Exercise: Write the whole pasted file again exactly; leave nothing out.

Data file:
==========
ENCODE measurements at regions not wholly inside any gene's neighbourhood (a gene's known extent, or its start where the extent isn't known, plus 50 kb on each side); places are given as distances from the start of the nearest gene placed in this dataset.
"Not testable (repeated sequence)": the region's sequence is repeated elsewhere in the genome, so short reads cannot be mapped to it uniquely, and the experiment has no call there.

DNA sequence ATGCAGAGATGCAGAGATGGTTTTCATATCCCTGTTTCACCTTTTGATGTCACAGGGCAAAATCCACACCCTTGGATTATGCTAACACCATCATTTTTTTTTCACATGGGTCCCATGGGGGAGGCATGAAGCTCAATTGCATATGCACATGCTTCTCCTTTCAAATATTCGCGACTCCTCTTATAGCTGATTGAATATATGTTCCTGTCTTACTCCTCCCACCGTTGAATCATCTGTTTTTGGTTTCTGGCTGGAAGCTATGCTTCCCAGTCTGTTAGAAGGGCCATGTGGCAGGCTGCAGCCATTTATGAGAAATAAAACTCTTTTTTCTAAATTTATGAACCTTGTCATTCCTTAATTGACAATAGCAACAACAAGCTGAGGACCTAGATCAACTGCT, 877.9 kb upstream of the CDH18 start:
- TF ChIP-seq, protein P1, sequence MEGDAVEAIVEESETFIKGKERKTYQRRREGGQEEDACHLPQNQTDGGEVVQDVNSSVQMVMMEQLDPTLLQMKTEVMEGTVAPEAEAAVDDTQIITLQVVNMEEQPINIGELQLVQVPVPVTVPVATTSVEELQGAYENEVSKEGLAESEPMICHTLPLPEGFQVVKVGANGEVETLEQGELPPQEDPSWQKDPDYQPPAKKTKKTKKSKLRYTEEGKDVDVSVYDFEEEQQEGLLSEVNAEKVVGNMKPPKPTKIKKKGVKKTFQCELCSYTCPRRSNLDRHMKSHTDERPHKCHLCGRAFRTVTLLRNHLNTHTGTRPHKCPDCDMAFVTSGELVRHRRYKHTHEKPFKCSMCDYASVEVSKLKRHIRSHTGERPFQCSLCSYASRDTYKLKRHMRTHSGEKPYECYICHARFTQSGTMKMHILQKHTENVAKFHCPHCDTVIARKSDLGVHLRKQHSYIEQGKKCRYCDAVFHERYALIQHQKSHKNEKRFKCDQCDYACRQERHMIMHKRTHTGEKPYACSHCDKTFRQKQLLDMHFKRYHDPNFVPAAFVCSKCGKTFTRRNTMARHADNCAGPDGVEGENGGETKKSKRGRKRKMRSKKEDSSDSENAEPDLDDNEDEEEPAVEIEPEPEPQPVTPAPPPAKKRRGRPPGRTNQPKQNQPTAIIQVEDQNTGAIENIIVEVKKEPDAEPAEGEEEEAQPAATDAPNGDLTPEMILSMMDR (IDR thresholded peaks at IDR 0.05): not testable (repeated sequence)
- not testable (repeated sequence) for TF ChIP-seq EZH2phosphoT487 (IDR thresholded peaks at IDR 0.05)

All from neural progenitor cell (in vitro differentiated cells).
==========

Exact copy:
ENCODE measurements at regions not wholly inside any gene's neighbourhood (a gene's known extent, or its start where the extent isn't known, plus 50 kb on each side); places are given as distances from the start of the nearest gene placed in this dataset.
"Not testable (repeated sequence)": the region's sequence is repeated elsewhere in the genome, so short reads cannot be mapped to it uniquely, and the experiment has no call there.

DNA sequence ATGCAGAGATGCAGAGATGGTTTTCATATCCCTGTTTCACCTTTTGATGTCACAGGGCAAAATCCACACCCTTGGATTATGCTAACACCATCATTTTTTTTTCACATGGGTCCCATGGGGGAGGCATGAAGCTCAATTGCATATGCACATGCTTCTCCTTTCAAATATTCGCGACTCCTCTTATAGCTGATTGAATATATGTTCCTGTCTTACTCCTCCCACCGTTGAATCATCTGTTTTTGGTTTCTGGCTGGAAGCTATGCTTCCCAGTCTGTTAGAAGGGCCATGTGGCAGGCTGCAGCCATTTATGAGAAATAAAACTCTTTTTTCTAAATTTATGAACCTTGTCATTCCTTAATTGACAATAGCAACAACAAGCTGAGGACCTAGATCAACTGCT, 877.9 kb upstream of the CDH18 start:
- TF ChIP-seq, protein P1, sequence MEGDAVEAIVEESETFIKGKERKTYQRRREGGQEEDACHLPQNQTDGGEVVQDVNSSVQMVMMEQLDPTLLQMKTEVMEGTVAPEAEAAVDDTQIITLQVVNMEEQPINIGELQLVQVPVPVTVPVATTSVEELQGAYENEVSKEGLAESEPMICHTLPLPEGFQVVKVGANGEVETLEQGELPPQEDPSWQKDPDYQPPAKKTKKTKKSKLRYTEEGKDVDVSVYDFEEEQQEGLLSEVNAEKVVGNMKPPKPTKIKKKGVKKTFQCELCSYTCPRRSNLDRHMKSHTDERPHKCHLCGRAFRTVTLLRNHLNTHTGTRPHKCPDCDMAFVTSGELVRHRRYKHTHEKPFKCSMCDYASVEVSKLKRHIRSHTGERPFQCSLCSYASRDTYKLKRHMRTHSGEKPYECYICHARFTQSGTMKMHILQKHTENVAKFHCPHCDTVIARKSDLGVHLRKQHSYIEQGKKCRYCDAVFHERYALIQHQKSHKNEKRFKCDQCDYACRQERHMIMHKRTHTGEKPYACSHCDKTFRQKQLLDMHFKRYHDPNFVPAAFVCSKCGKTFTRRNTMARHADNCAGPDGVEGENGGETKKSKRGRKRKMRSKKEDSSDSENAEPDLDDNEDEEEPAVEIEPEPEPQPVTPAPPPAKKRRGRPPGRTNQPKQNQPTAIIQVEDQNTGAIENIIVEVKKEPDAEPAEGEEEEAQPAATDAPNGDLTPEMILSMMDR (IDR thresholded peaks at IDR 0.05): not testable (repeated sequence)
- not testable (repeated sequence) for TF ChIP-seq EZH2phosphoT487 (IDR thresholded peaks at IDR 0.05)

All from neural progenitor cell (in vitro differentiated cells).